Holland High to make furniture for primary schools
Having repaired more than 500 damaged desks and several chairs ahead of the new school year and with plans to tackle hundreds more by the end of the current term, Holland High School is gearing up to start producing furniture for a number of primary institutions.
The Trelawny-based school has been contracted by the education ministry to make the furniture after proving its skills at restoring damaged desks to full use and at a high standard, Principal Dayle Evans told The Gleaner.
“The Ministry of Education is now contracting us to make desks and chairs, and we are entering into that project with the ministry, through the regional office, to make desks and chairs for primary schools,” said Evans. “We started discussion in July, and so we are now working on the construction of a workshop. We have our own compressor and our own welding plant.”
The arrangement with Holland High is similar to a furniture-making programme under which the education ministry engaged eight secondary schools over the summer holidays to build desks and chairs for other institutions across the island.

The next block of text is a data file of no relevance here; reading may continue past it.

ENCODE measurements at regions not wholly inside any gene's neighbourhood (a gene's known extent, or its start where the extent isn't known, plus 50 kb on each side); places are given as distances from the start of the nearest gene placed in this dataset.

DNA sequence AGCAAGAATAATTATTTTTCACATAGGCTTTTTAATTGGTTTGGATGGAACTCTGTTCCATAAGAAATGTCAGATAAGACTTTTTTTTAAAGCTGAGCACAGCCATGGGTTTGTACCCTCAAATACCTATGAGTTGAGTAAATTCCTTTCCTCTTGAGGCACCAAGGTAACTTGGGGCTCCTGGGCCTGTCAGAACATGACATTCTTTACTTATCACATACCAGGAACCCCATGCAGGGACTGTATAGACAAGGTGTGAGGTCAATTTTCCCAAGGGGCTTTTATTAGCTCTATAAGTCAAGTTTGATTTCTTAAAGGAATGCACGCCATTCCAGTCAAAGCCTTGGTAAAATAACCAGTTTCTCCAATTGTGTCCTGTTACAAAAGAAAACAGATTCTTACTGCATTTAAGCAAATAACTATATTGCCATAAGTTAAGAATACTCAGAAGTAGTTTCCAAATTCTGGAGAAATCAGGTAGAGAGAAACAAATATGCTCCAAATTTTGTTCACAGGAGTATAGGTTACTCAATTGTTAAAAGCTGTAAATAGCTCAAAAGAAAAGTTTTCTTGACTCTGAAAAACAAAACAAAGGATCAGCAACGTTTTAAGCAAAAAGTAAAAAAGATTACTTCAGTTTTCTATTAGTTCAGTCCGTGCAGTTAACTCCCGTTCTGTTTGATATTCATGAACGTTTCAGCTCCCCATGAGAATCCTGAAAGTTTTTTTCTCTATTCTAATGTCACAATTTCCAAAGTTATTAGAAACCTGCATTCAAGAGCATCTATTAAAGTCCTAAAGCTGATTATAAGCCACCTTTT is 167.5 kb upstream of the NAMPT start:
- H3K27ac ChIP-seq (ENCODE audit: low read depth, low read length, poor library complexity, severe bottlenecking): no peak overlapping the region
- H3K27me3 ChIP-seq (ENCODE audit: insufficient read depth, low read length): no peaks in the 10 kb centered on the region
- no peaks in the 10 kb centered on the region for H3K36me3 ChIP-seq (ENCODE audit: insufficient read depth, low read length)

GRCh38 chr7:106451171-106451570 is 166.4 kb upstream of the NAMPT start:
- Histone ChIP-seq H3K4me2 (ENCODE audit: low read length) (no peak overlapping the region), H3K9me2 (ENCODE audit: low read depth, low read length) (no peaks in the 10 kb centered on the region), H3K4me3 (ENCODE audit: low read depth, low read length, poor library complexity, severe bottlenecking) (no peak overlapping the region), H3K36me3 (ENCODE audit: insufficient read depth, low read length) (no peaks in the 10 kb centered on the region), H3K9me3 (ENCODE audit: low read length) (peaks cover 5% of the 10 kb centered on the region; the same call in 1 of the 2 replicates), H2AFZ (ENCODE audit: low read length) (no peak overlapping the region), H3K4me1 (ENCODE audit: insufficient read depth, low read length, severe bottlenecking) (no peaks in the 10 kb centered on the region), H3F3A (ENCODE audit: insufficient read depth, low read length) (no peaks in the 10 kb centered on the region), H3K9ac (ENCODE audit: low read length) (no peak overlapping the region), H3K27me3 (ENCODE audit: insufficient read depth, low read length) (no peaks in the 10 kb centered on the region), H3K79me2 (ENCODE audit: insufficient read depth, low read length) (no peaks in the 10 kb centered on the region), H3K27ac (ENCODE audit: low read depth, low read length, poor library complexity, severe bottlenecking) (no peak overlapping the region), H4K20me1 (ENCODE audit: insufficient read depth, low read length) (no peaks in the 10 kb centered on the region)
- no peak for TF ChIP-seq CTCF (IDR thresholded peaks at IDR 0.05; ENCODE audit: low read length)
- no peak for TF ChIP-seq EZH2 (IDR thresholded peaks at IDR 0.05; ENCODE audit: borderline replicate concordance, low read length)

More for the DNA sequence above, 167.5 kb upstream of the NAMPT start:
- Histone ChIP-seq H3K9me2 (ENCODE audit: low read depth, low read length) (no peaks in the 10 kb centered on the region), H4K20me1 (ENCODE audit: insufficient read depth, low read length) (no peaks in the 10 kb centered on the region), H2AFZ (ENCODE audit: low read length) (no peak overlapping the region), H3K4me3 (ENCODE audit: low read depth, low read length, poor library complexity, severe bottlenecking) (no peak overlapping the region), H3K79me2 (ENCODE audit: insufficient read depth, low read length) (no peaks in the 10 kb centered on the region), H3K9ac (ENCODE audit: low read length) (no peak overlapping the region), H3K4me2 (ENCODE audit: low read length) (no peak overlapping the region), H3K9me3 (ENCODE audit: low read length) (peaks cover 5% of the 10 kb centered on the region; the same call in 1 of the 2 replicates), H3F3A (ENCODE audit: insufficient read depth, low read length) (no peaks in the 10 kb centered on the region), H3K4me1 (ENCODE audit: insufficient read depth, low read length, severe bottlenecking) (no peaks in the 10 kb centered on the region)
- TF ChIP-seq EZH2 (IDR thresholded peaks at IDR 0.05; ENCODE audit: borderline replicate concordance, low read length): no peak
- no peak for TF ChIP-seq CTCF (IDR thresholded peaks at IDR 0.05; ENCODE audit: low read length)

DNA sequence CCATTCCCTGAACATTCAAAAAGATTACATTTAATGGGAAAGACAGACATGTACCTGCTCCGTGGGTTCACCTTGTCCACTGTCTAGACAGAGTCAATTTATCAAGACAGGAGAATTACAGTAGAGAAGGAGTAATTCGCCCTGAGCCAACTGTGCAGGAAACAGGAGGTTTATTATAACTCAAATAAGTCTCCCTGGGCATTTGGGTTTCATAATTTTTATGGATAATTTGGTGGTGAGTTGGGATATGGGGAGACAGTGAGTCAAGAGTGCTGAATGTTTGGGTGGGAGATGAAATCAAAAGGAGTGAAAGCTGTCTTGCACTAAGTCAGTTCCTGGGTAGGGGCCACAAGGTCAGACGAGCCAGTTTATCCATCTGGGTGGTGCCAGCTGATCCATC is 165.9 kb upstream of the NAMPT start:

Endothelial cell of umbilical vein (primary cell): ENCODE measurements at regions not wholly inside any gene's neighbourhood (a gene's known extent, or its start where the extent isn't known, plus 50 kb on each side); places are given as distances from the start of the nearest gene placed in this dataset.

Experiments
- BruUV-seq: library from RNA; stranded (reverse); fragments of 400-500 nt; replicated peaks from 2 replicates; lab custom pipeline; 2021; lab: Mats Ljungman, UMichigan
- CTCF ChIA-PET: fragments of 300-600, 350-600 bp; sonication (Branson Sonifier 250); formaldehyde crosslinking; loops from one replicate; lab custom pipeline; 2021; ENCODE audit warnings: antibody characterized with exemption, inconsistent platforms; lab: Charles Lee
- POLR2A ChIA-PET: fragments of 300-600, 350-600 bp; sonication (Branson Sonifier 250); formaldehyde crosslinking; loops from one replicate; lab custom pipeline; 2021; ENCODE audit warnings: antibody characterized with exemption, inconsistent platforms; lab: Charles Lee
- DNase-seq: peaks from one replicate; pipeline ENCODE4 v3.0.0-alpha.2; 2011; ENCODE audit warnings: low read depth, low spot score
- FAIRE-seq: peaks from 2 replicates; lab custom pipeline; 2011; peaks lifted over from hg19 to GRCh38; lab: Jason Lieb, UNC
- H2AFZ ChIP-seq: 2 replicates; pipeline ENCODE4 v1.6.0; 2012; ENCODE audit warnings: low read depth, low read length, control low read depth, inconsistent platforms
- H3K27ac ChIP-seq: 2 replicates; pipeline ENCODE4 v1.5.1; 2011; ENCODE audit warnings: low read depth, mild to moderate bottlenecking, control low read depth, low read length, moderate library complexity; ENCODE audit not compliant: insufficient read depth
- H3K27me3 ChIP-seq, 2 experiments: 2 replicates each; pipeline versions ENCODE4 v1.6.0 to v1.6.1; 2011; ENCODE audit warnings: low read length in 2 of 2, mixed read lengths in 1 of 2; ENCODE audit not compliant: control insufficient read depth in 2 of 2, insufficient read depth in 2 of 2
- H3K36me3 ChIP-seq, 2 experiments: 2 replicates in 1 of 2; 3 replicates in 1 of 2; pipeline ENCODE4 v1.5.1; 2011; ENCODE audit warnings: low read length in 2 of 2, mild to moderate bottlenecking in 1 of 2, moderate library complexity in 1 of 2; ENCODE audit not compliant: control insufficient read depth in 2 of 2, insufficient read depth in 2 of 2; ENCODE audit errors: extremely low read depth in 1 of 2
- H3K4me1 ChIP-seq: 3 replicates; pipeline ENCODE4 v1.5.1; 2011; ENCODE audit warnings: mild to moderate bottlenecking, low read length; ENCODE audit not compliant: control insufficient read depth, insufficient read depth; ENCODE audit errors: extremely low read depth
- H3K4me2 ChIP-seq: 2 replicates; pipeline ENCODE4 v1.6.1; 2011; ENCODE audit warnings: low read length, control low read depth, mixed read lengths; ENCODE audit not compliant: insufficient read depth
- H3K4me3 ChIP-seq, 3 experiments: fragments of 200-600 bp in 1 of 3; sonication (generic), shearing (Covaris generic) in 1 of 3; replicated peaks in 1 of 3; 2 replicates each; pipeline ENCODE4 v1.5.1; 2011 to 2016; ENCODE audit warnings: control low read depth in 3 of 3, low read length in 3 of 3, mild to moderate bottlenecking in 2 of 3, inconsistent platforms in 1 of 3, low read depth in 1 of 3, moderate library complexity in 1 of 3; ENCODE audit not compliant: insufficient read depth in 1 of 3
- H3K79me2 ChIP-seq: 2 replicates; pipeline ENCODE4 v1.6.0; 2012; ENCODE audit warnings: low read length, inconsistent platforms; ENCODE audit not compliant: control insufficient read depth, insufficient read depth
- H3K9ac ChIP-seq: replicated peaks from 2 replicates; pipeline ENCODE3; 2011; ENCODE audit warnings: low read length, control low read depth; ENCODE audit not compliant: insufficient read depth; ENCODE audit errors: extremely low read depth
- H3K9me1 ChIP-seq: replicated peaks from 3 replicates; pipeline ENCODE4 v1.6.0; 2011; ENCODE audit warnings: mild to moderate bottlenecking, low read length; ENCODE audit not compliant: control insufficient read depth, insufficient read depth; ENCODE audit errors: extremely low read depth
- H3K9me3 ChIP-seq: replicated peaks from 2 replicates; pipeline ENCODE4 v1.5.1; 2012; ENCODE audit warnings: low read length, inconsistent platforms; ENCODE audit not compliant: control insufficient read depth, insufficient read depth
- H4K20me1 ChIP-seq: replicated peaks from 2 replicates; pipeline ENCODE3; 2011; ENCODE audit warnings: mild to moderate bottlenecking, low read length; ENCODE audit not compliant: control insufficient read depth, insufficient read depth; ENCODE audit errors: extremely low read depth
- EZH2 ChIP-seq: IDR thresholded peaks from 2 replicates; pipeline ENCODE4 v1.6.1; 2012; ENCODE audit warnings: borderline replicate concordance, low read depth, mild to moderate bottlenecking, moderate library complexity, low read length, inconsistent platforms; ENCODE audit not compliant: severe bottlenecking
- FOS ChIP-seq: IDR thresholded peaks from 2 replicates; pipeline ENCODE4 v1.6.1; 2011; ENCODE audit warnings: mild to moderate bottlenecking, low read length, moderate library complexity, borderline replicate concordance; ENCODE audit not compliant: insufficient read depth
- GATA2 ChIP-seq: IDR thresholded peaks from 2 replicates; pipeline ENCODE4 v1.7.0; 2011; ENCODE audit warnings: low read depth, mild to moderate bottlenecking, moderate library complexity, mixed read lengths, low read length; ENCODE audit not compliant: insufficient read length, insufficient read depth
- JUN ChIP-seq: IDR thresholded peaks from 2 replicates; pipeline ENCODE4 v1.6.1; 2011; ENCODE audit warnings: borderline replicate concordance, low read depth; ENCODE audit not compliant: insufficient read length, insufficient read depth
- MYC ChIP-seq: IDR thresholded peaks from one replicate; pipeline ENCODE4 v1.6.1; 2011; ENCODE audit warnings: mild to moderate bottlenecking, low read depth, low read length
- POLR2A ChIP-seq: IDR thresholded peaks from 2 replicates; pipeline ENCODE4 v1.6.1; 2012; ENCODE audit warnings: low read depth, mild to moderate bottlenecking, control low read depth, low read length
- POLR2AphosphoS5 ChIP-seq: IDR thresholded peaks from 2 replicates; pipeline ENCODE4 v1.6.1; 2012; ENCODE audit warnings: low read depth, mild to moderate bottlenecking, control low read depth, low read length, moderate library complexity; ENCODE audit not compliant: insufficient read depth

The schools currently participating in that programme, for which they will be paid by the ministry, are Muschett High in Trelawny; Central High and Vere Technical High in Clarendon; Ocho Rios High in St Ann; Oracabessa High in St Mary; Port Antonio High in Portland; and St Andrew Technical High in St Andrew.
Holland High is using micro-fibre boards to build its furniture instead of plain wood. The boards are stored at a section of the school grounds in proximity to piles of desk and chair frames, which are either to be salvaged or have been set aside for dumping.
Evans explained that Holland High’s foray into making furniture came out of necessity as a response to the discovery of a termite infestation across the compound prior to the COVID-19 outbreak in 2020.
“We had reported the matter to the Ministry of Education, but because of the COVID-19 lockdown, everything was on lockdown for two years. We started the refurbishing of the furniture because we realised that the material used to make the desks were not properly treated, so the entire campus is termite infested,” said Evans.
“We have encountered termites in all grade levels, and so far, we have replaced over 500 desks. We did the refurbishing of chairs to change them from their former grey colour into the predominantly blue colour they now have,” explained Evans. “We have refurbished from grades seven through to nine, and we hope to do grades 10 and 11 in this term.”